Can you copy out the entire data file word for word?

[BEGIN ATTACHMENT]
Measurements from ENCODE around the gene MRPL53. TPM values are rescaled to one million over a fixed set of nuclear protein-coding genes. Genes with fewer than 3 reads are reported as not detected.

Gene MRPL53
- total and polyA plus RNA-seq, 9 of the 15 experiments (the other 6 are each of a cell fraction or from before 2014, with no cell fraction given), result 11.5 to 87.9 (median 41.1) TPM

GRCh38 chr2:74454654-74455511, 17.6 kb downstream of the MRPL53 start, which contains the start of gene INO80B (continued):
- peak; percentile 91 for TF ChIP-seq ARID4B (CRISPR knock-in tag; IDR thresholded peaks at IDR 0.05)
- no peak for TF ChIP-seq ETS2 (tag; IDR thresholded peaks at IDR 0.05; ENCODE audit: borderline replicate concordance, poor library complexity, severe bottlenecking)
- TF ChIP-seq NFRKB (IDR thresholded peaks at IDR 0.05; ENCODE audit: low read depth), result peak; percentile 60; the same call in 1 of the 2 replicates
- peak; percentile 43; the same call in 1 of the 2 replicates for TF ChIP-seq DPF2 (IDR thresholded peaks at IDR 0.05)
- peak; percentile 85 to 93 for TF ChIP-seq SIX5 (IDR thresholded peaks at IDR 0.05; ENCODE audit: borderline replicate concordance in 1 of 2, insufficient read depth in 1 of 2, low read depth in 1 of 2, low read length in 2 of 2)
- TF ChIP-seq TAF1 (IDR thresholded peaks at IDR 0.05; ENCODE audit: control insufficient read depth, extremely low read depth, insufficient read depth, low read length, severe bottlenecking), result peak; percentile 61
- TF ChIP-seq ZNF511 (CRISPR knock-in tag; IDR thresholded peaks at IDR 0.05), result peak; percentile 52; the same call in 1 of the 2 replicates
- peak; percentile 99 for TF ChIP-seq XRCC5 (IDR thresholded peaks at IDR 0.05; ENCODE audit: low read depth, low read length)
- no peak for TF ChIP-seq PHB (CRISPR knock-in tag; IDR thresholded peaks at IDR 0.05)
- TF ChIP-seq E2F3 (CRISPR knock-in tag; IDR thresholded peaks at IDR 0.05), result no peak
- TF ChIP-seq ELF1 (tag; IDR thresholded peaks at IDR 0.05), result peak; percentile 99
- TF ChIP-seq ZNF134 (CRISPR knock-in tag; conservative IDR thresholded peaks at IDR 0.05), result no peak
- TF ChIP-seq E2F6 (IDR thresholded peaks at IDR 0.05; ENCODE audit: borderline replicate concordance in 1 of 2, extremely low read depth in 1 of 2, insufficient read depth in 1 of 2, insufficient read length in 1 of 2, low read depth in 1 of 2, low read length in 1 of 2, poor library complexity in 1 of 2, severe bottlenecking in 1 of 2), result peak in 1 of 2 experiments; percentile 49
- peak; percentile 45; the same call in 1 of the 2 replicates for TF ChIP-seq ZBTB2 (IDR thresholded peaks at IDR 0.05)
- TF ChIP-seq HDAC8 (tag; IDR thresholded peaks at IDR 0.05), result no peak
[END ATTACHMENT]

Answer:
Measurements from ENCODE around the gene MRPL53. TPM values are rescaled to one million over a fixed set of nuclear protein-coding genes. Genes with fewer than 3 reads are reported as not detected.

Gene MRPL53
- total and polyA plus RNA-seq, 9 of the 15 experiments (the other 6 are each of a cell fraction or from before 2014, with no cell fraction given), result 11.5 to 87.9 (median 41.1) TPM

GRCh38 chr2:74454654-74455511, 17.6 kb downstream of the MRPL53 start, which contains the start of gene INO80B (continued):
- peak; percentile 91 for TF ChIP-seq ARID4B (CRISPR knock-in tag; IDR thresholded peaks at IDR 0.05)
- no peak for TF ChIP-seq ETS2 (tag; IDR thresholded peaks at IDR 0.05; ENCODE audit: borderline replicate concordance, poor library complexity, severe bottlenecking)
- TF ChIP-seq NFRKB (IDR thresholded peaks at IDR 0.05; ENCODE audit: low read depth), result peak; percentile 60; the same call in 1 of the 2 replicates
- peak; percentile 43; the same call in 1 of the 2 replicates for TF ChIP-seq DPF2 (IDR thresholded peaks at IDR 0.05)
- peak; percentile 85 to 93 for TF ChIP-seq SIX5 (IDR thresholded peaks at IDR 0.05; ENCODE audit: borderline replicate concordance in 1 of 2, insufficient read depth in 1 of 2, low read depth in 1 of 2, low read length in 2 of 2)
- TF ChIP-seq TAF1 (IDR thresholded peaks at IDR 0.05; ENCODE audit: control insufficient read depth, extremely low read depth, insufficient read depth, low read length, severe bottlenecking), result peak; percentile 61
- TF ChIP-seq ZNF511 (CRISPR knock-in tag; IDR thresholded peaks at IDR 0.05), result peak; percentile 52; the same call in 1 of the 2 replicates
- peak; percentile 99 for TF ChIP-seq XRCC5 (IDR thresholded peaks at IDR 0.05; ENCODE audit: low read depth, low read length)
- no peak for TF ChIP-seq PHB (CRISPR knock-in tag; IDR thresholded peaks at IDR 0.05)
- TF ChIP-seq E2F3 (CRISPR knock-in tag; IDR thresholded peaks at IDR 0.05), result no peak
- TF ChIP-seq ELF1 (tag; IDR thresholded peaks at IDR 0.05), result peak; percentile 99
- TF ChIP-seq ZNF134 (CRISPR knock-in tag; conservative IDR thresholded peaks at IDR 0.05), result no peak
- TF ChIP-seq E2F6 (IDR thresholded peaks at IDR 0.05; ENCODE audit: borderline replicate concordance in 1 of 2, extremely low read depth in 1 of 2, insufficient read depth in 1 of 2, insufficient read length in 1 of 2, low read depth in 1 of 2, low read length in 1 of 2, poor library complexity in 1 of 2, severe bottlenecking in 1 of 2), result peak in 1 of 2 experiments; percentile 49
- peak; percentile 45; the same call in 1 of the 2 replicates for TF ChIP-seq ZBTB2 (IDR thresholded peaks at IDR 0.05)
- TF ChIP-seq HDAC8 (tag; IDR thresholded peaks at IDR 0.05), result no peak